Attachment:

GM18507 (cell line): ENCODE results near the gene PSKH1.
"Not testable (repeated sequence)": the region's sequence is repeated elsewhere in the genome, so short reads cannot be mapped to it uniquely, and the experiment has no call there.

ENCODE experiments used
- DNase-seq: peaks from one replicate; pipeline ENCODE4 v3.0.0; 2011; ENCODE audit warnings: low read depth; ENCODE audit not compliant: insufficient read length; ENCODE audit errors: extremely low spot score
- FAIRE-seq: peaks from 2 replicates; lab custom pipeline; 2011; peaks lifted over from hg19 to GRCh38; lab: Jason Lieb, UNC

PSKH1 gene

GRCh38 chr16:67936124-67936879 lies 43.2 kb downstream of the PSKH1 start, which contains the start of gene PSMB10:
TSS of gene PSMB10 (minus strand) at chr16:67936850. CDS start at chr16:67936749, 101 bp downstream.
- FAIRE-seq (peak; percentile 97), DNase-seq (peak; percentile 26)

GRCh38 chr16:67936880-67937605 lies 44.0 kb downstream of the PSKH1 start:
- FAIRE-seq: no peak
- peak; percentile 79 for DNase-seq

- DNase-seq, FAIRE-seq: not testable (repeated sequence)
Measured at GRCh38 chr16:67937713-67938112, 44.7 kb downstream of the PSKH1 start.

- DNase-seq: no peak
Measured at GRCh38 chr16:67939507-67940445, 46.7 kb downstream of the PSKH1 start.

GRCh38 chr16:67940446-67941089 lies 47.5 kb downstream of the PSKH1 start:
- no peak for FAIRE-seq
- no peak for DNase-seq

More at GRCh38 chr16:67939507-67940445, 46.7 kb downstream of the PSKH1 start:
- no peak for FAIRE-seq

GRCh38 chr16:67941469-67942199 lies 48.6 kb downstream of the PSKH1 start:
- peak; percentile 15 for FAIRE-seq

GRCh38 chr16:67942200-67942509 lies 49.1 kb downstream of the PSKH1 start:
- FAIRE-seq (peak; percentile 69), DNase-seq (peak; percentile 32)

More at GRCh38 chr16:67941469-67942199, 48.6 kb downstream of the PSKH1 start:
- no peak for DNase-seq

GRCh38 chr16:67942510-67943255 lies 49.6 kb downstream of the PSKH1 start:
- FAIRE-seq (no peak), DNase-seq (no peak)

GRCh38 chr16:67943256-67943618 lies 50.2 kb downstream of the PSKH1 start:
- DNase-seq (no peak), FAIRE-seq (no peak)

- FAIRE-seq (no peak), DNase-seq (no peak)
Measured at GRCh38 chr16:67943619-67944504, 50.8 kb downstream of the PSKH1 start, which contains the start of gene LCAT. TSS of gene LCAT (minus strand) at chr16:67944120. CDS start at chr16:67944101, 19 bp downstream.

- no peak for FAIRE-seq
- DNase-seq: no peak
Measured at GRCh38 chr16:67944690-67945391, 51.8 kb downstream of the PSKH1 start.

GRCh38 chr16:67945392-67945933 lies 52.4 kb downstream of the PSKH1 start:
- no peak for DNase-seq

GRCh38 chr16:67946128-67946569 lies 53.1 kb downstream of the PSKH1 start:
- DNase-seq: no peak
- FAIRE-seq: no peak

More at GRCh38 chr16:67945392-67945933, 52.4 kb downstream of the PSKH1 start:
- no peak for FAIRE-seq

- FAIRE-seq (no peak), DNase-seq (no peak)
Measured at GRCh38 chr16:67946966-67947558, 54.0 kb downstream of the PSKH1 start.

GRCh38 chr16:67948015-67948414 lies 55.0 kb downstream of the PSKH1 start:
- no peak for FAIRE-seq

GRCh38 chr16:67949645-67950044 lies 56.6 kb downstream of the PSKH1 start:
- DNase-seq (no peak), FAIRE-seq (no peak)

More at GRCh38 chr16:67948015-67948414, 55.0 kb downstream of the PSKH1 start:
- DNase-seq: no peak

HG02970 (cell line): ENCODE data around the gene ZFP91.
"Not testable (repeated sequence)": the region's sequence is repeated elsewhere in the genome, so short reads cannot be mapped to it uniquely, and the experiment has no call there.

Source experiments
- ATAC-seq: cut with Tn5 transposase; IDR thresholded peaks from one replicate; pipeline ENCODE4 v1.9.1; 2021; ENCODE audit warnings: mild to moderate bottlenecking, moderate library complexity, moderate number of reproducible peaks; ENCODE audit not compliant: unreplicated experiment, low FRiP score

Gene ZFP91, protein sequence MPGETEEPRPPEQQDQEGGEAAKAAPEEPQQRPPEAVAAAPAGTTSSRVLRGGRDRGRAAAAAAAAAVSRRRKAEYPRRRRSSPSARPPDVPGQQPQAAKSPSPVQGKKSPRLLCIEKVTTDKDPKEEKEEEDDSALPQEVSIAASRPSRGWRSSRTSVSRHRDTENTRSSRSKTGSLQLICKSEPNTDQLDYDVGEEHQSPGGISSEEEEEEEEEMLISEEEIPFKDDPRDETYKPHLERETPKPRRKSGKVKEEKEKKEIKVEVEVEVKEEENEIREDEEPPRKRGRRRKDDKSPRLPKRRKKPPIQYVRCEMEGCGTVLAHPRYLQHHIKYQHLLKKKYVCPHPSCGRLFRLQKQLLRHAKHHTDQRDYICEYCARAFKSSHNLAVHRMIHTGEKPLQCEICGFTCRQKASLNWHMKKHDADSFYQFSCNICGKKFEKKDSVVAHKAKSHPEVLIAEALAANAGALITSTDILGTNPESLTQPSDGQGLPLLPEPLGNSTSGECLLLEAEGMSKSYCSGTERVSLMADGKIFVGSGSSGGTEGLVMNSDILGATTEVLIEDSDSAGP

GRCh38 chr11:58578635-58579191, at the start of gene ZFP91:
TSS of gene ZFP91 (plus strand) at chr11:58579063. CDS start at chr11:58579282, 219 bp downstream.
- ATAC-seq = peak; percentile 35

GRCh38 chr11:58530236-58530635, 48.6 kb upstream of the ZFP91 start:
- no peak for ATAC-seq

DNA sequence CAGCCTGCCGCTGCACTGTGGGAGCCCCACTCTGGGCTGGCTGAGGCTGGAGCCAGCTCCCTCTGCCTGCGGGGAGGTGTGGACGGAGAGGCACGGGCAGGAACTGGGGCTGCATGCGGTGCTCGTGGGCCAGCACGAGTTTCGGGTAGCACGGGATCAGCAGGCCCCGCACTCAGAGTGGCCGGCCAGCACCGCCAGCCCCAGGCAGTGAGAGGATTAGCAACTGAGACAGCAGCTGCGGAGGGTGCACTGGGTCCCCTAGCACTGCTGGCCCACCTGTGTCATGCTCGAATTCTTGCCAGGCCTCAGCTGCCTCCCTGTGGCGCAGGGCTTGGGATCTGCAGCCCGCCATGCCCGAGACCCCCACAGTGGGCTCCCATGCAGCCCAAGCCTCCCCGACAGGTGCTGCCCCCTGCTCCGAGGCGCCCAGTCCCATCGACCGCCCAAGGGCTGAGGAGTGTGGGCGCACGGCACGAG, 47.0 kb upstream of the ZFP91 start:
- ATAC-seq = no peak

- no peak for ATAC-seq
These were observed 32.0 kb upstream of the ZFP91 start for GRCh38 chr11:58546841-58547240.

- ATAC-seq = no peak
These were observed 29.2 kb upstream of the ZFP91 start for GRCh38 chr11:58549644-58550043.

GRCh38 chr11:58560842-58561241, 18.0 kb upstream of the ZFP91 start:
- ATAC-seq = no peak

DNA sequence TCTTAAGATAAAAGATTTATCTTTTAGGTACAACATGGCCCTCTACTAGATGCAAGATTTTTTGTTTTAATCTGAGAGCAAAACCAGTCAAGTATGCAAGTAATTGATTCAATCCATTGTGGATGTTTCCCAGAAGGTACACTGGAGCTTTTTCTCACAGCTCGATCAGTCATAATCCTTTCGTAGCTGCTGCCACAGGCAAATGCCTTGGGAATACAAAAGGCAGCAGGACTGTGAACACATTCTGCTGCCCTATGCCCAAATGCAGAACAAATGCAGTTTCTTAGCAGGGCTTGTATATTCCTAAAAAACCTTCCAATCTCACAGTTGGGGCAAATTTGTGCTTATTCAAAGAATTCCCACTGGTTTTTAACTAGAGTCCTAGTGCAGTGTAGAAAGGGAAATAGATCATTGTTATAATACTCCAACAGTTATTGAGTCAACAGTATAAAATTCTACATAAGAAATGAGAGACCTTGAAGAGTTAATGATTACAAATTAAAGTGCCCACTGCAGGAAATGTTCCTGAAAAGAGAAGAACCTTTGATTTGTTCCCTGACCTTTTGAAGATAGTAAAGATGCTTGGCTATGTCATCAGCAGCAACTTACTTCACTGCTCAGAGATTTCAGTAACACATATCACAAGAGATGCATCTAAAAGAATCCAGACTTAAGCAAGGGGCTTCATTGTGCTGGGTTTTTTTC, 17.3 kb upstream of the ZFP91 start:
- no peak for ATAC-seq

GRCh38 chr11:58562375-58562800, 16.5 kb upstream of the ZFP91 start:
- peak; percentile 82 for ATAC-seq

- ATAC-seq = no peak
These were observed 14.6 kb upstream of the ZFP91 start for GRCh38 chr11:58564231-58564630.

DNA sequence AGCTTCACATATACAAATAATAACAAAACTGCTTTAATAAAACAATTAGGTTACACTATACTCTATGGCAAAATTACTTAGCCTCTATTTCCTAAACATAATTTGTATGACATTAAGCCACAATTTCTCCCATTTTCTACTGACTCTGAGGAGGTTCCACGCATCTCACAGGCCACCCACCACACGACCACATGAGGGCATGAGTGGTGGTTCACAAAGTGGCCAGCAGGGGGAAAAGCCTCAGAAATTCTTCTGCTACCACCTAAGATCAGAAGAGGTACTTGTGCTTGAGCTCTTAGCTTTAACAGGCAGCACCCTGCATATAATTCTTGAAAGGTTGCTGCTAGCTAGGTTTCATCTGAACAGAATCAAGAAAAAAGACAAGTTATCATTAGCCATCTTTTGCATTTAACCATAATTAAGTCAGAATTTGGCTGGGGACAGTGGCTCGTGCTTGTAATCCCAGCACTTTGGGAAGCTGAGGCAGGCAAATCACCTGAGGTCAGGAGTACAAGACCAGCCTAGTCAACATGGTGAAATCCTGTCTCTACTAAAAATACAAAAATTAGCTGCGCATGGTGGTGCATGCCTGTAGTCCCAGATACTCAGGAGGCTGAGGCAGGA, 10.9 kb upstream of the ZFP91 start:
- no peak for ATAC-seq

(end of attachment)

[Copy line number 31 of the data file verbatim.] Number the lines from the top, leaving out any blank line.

- DNase-seq (no peak), FAIRE-seq (no peak)